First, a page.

Recent Examples of menthol from the Web
Many cough drops contain a chemical called menthol.
Black is the menthol buzz of licorice or the density of rough bread from countries near the Arctic Circle, where the winter months see only a few hours of daylight.
So think nutmeg, cinnamon, cloves, and minty menthol.
In East Houston’s Lakewood neighborhood, Jonathan Bates sat on the tailgate of a Dodge pickup, smoked Marlboro menthol cigarettes and took a break from hauling wet carpet out of his house on Linda Vista Drive.
Blair plays Jade, Heather Duke’s stepmother—a down-and-out stripper/gold digger with a menthol habit who can’t wait for her octogenarian husband to die.
Gottlieb also said regulators will look at banning menthol and flavored products because of their potential for attracting young people.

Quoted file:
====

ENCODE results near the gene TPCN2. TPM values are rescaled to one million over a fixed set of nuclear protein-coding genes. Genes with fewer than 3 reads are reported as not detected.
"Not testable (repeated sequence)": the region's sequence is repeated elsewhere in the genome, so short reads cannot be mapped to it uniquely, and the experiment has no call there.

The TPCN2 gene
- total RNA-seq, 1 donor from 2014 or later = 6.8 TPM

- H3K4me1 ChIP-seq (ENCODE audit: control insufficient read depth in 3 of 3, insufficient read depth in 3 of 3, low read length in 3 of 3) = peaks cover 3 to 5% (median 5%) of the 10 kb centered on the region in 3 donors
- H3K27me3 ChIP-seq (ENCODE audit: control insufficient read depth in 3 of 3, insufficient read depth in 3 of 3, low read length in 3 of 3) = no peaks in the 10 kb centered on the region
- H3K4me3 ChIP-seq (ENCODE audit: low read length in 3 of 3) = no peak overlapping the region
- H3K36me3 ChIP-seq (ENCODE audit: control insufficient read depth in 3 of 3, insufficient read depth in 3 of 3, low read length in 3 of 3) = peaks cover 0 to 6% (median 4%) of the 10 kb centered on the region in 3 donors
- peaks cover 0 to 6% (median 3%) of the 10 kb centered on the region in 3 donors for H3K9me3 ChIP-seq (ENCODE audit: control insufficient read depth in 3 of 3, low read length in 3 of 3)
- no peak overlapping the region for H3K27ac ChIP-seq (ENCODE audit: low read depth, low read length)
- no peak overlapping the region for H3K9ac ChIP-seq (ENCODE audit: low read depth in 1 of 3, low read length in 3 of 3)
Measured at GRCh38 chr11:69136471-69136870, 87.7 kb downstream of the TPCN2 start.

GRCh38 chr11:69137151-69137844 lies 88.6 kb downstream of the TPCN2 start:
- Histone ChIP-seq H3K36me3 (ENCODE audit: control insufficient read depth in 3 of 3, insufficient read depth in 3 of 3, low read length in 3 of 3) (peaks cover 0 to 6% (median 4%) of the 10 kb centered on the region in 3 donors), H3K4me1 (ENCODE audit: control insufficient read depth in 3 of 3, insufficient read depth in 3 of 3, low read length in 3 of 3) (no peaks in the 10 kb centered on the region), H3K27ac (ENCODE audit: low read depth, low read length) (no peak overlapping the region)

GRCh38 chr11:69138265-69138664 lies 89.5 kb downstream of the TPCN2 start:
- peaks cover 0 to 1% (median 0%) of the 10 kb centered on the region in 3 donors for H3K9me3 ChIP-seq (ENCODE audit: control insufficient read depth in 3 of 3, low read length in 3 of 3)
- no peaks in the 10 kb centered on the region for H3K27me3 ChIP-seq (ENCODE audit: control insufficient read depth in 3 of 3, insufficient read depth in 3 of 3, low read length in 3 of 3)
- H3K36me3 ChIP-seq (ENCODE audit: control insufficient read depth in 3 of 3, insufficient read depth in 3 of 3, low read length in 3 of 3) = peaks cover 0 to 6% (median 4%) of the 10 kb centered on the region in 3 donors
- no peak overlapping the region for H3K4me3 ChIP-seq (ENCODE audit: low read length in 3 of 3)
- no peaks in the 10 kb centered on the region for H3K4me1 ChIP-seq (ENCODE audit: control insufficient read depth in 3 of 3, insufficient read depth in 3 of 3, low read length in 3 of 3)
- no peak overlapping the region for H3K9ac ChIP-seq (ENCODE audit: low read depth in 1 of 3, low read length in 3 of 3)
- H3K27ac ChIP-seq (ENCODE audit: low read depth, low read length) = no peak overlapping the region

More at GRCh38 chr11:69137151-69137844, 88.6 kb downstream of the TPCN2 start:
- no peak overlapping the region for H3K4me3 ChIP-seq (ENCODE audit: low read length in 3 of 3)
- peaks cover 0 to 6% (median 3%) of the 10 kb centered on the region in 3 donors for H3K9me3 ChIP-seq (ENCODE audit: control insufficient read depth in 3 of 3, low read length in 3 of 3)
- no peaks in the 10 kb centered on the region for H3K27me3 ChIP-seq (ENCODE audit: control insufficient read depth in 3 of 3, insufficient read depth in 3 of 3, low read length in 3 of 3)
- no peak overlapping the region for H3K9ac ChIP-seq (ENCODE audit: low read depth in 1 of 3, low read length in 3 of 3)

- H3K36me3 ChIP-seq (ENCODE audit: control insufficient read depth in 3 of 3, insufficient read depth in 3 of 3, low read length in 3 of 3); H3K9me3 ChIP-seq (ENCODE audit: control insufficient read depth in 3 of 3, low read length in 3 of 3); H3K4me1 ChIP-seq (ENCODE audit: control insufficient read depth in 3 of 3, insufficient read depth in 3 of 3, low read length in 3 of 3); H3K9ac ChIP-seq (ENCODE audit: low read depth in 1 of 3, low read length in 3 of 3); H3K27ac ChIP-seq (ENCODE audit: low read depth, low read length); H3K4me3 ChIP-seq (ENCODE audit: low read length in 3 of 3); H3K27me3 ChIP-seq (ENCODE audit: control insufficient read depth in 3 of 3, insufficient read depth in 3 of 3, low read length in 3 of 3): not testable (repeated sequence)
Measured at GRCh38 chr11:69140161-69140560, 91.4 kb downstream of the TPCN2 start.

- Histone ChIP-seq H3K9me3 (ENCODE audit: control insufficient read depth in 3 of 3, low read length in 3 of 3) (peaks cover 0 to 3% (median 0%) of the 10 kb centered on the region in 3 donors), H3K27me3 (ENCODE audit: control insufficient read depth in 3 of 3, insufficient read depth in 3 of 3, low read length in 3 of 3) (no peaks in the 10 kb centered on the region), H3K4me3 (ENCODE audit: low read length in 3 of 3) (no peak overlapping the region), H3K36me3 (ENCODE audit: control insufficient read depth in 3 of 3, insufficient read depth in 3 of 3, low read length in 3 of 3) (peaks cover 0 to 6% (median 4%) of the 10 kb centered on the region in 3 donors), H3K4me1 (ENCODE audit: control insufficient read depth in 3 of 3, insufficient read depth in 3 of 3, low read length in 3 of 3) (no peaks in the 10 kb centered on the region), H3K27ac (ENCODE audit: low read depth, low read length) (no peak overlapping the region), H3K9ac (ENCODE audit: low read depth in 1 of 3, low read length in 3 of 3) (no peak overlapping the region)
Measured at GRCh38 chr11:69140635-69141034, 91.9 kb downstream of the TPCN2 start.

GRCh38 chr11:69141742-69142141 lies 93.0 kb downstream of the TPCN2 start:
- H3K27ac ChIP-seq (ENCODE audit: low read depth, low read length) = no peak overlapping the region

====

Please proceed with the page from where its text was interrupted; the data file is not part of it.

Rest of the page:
The FDA also wants new rules to address flavored tobacco products - including menthol - and kids.
Three Arctic mist experiences—menthol, mint and eucalyptus—help to cool the body, improve circulation and re-energize the soul.
These example sentences are selected automatically from various online news sources to reflect current usage of the word 'menthol.' Views expressed in the examples do not represent the opinion of Merriam-Webster or its editors. Send us feedback.
Origin and Etymology of menthol
First Known Use: 1862See Words from the same year
MENTHOL Defined for English Language Learners
Definition of menthol for English Language Learners
: an oil made from mint that has a strong smell and that is used in candies, cigarettes, and especially medicines for sore throats
MENTHOL Defined for Kids
medical Definition of menthol
Seen and Heard
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